Friday, May 17, 2013

What In the World? "Political Foundations"?

What is "political," exactly? It is NOT true that African-American parents don't care about their children's education. So the "political" problem must be that politicians do not validate that desire? Am I missing something?
The Political Foundations of the Black–White Education Achievement Gap 

Michael Hartney & Patrick Flavin
American Politics Research, forthcoming

 Abstract: More than 50 years after Brown v. Board, African American students continue to trail their White peers on a variety of important educational indicators. In this article, we investigate the political foundations of the racial “achievement gap” in American education. Using variation in high school graduation rates across the states, we first assess whether state policymakers are attentive to the educational needs of struggling African American students. We find evidence that state policymaking attention to teacher quality — an issue education research shows is essential to improving schooling outcomes for racial minority students — is highly responsive to low graduation rates among White students, but bears no relationship to low graduation rates among African American students. We then probe a possible mechanism behind this unequal responsiveness by examining the factors that motivate White public opinion about education reform and find racial influences there as well. Taken together, we uncover evidence that the persisting achievement gap between White and African American students has distinctively political foundations.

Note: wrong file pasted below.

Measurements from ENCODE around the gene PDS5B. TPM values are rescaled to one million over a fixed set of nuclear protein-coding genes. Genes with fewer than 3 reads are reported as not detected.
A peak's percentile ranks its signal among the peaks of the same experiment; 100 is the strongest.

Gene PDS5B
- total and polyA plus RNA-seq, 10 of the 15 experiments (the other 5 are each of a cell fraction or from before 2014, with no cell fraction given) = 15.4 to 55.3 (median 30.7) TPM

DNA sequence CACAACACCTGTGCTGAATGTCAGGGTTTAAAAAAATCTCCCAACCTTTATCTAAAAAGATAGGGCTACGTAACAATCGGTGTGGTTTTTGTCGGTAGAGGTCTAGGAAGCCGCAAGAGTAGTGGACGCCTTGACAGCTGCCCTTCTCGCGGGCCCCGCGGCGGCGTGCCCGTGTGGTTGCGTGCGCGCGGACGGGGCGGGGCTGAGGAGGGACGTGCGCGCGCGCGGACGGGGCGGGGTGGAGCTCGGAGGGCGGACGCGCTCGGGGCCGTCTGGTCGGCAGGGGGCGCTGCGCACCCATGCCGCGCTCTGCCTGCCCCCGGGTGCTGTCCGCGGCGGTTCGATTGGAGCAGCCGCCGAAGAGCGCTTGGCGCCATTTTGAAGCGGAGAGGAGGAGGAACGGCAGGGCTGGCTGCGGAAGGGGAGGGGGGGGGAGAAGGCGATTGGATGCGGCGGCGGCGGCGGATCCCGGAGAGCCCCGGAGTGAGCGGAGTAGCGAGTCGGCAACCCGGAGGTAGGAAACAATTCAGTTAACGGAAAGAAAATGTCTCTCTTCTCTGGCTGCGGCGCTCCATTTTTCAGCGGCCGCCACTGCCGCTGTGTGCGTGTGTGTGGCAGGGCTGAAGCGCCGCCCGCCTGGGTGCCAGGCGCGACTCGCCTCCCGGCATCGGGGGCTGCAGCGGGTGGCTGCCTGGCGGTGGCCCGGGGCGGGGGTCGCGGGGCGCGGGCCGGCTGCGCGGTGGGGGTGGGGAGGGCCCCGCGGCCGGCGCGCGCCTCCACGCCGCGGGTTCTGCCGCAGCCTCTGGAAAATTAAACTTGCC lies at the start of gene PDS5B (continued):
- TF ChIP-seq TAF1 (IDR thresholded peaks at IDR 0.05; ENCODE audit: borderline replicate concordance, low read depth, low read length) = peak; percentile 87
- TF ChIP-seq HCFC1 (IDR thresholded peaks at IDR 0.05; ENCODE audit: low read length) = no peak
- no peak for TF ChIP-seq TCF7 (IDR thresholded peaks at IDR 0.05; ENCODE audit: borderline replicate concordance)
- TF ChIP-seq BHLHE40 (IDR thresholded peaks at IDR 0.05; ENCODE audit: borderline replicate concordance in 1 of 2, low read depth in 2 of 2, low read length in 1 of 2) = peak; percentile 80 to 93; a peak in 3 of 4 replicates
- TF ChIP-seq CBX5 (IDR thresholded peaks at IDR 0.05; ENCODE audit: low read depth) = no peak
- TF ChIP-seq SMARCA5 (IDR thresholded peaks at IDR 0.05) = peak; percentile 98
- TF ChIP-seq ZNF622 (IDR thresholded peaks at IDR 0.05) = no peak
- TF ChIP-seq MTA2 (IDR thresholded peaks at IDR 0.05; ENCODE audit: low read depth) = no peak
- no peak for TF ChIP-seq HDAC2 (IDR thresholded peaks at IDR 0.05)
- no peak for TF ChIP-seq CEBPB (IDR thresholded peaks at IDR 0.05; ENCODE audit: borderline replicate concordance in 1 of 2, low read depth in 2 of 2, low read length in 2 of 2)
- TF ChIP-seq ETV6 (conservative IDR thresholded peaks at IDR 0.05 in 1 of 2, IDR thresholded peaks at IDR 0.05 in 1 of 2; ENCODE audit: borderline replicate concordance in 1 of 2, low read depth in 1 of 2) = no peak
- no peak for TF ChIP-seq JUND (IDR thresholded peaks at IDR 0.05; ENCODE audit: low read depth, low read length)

Nod to Kevin Lewis.


Gerardo said...

You are missing the word "distinctively"

Anonymous said...

Stipulating of course that black parents care deeply about their children's education. They still have a what, 95%+ tendency to vote for one political party? If they aren't up for electoral grabs, so to speak, their elected officials have no reason to be sensitive to their desires. Two things are necessary to win the black vote, 1: be democrat, 2: if democrat, be black. Democrats do not need to compete for the black vote, hence they are less sensitive to black demands for school quality.

Anonymous said...

It is NOT true that African-American parents don't care about their children's education.

Are you sure this is the case? One of the top answers blacks give for "acting white" (a pejorative) is doing well in school.

While you may be right in an absolute sense, the better question is "to what extent do blacks care about their children's education?" And if you're going to compare the educational achievements of black children to white children, isn't another good question is "Do black parents care about their children's education as much as white parents?"

This post also reminded me of this one.